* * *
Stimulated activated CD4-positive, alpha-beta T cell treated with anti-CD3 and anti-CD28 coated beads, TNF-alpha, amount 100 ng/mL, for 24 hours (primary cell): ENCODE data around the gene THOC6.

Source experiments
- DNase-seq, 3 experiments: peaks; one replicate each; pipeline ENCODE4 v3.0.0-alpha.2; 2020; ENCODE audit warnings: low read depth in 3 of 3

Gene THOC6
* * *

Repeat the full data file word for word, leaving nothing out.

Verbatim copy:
Stimulated activated CD4-positive, alpha-beta T cell treated with anti-CD3 and anti-CD28 coated beads, TNF-alpha, amount 100 ng/mL, for 24 hours (primary cell): ENCODE data around the gene THOC6.

Source experiments
- DNase-seq, 3 experiments: peaks; one replicate each; pipeline ENCODE4 v3.0.0-alpha.2; 2020; ENCODE audit warnings: low read depth in 3 of 3

Gene THOC6